From Bill Brinkley, Jr.: “You mentioned a while back that you can effectively ‘cancel out’ your position in a stock by shorting the exact number of shares you own. Somebody told me this a few years ago, and now you’ve got me thinking about it again as a way to lock in some gains on stocks I’d like to sell but don’t want to pay taxes on.”
This is called shorting against the box, from the days when your stock certificates were kept in a safety deposit box.
“My questions are these,” says Bill:
- “How long can you go on holding a stock both long and short? Forever? Doesn’t the IRS care?”
Forever is a long time, but it used to be the answer. Now, because the IRS does care, it looks as if this loophole may finally be closed as part of the new tax bill — and retroactively to short sales made after May of this year.
- “When you cover your short, any gains are treated as short-term capital gains, which here in my state creates additional tax to pay. So is the whole shorting plan really a good idea if you do someday have to close out your positions?”
Yes and no. I think the loophole will be closed, as it should be, so this may all be moot. And I should also point out the pothole in the loophole, lest you get any grand ideas: even under existing law, shorting against the box freezes your holding period. That is, if you held a stock 11 months and it hadn’t yet qualified as a long-term capital gain, shorting against the box would stop the clock unless and until you covered your short. So you can’t use this ploy to lock in a profit and see it risklessly mature as “long-term.”
The advantages are (or used to be) the ability to defer tax to a year when you’d be in a lower bracket, either because — in your case — you might someday be moving to a state with a lower income tax and/or because you expect the federal tax rate to come down. Shorting against the box allowed you to shift a gain into a year when it would be less heavily taxed.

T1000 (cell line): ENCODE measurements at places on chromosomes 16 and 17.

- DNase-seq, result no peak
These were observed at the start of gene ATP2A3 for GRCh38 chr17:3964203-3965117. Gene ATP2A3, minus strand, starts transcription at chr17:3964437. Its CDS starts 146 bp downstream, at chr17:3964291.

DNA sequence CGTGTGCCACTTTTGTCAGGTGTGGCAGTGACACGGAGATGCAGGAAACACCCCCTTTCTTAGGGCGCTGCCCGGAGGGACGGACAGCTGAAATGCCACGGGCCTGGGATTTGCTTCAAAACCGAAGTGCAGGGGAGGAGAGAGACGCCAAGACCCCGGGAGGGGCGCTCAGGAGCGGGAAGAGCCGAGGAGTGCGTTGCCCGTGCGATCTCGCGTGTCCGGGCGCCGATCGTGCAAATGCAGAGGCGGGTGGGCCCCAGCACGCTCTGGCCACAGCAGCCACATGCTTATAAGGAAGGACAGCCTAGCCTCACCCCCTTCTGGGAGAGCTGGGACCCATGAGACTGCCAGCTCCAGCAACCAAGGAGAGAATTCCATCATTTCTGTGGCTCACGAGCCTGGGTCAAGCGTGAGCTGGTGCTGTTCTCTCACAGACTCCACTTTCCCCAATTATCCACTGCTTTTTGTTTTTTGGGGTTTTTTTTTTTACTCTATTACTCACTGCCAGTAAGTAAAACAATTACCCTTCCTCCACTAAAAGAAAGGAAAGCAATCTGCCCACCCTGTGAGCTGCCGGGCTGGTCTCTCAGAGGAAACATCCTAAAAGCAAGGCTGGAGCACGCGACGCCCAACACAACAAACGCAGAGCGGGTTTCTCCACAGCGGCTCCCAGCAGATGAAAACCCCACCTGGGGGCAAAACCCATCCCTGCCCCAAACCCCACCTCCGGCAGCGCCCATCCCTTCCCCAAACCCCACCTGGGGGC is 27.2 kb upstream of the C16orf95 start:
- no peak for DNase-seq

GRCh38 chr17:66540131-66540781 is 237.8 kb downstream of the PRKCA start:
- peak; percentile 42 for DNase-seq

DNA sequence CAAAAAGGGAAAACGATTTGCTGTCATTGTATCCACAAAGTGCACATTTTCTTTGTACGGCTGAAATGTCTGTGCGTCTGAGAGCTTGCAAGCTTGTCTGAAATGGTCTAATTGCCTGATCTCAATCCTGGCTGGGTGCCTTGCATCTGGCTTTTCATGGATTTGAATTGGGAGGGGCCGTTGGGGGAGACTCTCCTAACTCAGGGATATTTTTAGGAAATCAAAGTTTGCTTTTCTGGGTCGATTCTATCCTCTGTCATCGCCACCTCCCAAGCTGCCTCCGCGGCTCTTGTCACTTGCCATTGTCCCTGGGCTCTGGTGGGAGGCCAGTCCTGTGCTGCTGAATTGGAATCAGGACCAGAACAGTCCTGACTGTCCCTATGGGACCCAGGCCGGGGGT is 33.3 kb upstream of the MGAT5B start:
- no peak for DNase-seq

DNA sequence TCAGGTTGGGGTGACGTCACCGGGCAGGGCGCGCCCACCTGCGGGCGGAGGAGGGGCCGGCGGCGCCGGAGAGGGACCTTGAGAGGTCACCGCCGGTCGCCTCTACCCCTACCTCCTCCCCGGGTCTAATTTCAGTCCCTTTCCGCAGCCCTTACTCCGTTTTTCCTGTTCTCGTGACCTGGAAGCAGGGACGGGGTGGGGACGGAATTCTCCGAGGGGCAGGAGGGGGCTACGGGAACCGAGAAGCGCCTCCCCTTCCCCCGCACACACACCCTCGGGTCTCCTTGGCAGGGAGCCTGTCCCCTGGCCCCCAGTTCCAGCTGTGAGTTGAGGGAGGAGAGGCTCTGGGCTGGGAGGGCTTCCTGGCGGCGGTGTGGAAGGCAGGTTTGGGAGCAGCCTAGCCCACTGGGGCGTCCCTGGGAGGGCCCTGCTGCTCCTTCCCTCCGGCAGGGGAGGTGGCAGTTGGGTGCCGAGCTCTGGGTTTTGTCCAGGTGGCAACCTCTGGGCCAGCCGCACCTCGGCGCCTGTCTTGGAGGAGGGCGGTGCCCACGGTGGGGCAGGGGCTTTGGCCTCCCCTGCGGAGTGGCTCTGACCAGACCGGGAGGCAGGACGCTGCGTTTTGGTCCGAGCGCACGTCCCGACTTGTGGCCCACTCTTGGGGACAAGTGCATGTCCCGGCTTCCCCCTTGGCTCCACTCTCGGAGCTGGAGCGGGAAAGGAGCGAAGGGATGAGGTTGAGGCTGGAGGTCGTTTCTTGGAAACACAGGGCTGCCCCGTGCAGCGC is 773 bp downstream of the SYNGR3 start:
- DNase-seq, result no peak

Another possible advantage: Say you bought Coke at $10 and it’s $70 and you love it for the long term and certainly don’t want to trigger a huge tax by selling it . . . yet you think it’s likely to fall back a bit and you’re not happy about that. So you short some against the box, cover for a short-term gain at $60 or $55 or wherever, while you continue to hold your stock. I’m definitely not suggesting you do this, especially now with the new tax law, but that’s one way the strategy could have made sense.
Then again, there is the potential for this ploy to transform a lightly-taxed long-term capital gain into a more heavily taxed short-term gain. It’s not likely to happen with Coke, but continuing with this example, say the stock fell from $70 back to $10, where you bought it — or even to zero, when it turned out that Coke causes some dread disease and that Atlanta knew it all along. Well, you have a huge profit in your short — but, as you say, even if you held it for 30 years, it’s considered a short-term gain. And you’ve let the long-term gain in the shares you’re long wither away to nothing. So you’ve transformed a lightly taxed gain into a heavily taxed gain. Oops.
- “When the tax year ends and you’re holding a short position, the 1099 from your broker contains a Total Sales for the Year amount. This amount includes sales of the stock you borrowed to create the short position. And you have to put this total amount on your Schedule D. How do you explain to the IRS (year after year) that some of that money was from short sales and there’s no gain or loss yet to report? (Because the Total Sale Price column won’t add up to the 1099’s figure.)”
No different from any other short sale. You just attach a little footnote to your return. (Or not, and if it ever comes up in an audit, you just explain, “Oh, that was a short sale.”)
But let me say once more: it looks as if this loophole may finally be closed — retroactively. So if you hold a stock you think you should sell, I’d just sell it. If you own one you think is a good long-term holding but has gotten way ahead of itself, you might consider writing calls against it or buying a put.
Tomorrow: The New Tax Bill
Quote of the Day
Your average Wall Streeter, faced with nothing profitable to do, does nothing for only a brief time. Then, suddenly and hysterically, he does something which turns out to be extremely unprofitable. He is not a lazy man.~Fred Schwed, Where Are the Customers' Yachts?
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